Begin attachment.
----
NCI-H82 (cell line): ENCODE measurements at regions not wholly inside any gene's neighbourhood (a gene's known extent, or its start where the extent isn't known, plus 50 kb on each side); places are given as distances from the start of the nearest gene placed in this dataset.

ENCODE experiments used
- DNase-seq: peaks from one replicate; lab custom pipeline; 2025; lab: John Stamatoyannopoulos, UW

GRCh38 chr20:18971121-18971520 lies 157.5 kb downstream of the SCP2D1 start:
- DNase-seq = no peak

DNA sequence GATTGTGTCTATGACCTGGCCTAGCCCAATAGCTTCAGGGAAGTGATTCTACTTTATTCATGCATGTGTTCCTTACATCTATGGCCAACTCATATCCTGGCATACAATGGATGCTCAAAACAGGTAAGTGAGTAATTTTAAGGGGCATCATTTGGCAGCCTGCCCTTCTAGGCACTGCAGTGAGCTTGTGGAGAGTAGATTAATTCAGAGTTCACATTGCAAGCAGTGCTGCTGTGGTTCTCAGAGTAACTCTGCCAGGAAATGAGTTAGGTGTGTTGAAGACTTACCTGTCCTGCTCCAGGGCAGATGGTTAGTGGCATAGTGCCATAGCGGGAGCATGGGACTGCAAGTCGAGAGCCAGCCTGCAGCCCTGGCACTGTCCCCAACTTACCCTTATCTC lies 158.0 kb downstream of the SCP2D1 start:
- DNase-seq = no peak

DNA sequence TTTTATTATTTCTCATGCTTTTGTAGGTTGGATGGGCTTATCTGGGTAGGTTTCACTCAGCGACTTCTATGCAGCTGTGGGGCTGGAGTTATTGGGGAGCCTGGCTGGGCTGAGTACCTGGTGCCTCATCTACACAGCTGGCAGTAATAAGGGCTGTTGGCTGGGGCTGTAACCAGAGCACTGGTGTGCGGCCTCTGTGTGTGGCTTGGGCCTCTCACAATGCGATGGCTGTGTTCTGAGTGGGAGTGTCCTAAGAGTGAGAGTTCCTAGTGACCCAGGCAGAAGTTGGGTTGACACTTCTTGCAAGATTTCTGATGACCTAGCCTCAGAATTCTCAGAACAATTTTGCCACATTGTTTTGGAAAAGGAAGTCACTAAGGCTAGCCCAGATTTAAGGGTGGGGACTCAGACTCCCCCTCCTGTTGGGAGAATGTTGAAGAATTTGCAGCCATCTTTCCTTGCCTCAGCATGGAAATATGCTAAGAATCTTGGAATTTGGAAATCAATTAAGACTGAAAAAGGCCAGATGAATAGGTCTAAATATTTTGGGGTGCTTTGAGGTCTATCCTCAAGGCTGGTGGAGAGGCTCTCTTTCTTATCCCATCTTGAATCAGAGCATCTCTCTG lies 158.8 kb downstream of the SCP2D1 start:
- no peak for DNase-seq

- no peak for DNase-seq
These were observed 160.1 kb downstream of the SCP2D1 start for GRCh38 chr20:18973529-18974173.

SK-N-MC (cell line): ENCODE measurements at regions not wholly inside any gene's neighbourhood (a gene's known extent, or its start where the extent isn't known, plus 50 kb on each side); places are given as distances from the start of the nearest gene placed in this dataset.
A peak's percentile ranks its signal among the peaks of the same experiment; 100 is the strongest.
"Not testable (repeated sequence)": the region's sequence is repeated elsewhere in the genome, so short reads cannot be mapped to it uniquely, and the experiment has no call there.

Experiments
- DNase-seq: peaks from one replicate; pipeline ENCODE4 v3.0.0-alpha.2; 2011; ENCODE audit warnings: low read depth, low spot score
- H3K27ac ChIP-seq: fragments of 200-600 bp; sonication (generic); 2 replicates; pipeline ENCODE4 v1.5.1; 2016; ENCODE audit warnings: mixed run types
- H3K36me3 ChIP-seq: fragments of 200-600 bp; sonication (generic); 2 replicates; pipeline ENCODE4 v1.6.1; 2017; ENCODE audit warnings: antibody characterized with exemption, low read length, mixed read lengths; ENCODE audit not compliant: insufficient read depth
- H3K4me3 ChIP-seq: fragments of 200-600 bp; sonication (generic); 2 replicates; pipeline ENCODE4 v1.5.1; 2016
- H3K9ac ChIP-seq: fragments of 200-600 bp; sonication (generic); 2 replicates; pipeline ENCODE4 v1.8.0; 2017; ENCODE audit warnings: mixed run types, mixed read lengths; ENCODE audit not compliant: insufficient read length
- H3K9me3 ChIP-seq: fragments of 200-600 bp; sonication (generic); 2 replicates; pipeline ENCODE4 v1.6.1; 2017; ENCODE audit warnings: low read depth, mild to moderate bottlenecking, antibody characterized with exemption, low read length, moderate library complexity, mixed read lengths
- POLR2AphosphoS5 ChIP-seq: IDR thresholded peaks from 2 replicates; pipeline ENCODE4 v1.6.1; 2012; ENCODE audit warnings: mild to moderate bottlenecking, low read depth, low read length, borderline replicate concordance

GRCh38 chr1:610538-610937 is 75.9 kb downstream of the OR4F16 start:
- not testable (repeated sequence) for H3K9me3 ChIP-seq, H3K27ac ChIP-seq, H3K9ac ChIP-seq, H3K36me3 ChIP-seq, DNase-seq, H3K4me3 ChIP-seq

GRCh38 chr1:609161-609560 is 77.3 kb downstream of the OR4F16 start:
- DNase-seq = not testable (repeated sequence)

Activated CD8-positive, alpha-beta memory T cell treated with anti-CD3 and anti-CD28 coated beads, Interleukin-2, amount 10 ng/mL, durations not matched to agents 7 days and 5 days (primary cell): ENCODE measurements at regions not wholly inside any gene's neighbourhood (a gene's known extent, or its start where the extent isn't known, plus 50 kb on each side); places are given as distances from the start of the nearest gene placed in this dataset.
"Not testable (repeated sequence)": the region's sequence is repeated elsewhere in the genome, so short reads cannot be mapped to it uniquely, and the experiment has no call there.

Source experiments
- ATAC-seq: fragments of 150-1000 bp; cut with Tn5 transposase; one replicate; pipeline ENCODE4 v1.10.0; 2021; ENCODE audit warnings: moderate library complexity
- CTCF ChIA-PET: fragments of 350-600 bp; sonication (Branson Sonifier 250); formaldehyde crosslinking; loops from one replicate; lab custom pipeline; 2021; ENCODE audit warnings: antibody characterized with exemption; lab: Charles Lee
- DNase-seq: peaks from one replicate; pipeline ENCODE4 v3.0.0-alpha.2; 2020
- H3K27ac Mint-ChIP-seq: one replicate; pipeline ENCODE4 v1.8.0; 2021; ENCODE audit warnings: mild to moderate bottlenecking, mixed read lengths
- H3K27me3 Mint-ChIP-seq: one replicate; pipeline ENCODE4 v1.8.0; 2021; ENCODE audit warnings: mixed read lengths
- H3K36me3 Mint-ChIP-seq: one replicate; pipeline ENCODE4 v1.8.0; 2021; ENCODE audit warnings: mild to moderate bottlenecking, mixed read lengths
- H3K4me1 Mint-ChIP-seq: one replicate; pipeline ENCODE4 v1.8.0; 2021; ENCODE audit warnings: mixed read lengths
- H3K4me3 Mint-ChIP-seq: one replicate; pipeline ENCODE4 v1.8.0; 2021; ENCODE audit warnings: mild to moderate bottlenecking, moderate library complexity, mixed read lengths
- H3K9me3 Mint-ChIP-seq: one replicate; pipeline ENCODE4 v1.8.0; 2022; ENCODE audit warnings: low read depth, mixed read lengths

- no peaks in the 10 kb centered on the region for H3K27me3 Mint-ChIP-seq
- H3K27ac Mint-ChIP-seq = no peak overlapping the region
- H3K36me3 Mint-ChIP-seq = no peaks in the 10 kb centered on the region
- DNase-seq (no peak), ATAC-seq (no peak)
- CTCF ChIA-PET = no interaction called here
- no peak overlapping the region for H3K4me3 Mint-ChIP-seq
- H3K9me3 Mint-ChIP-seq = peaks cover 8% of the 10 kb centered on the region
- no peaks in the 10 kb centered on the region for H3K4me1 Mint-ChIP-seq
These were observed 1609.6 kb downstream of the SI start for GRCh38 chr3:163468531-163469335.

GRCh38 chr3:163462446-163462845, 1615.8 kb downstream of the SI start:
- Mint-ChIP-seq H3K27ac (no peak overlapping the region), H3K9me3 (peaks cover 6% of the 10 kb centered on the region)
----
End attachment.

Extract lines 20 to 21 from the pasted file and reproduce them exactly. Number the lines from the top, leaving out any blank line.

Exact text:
- H3K9ac ChIP-seq: fragments of 200-600 bp; sonication (generic); 2 replicates; pipeline ENCODE4 v1.8.0; 2017; ENCODE audit warnings: mixed run types, mixed read lengths; ENCODE audit not compliant: insufficient read length
- H3K9me3 ChIP-seq: fragments of 200-600 bp; sonication (generic); 2 replicates; pipeline ENCODE4 v1.6.1; 2017; ENCODE audit warnings: low read depth, mild to moderate bottlenecking, antibody characterized with exemption, low read length, moderate library complexity, mixed read lengths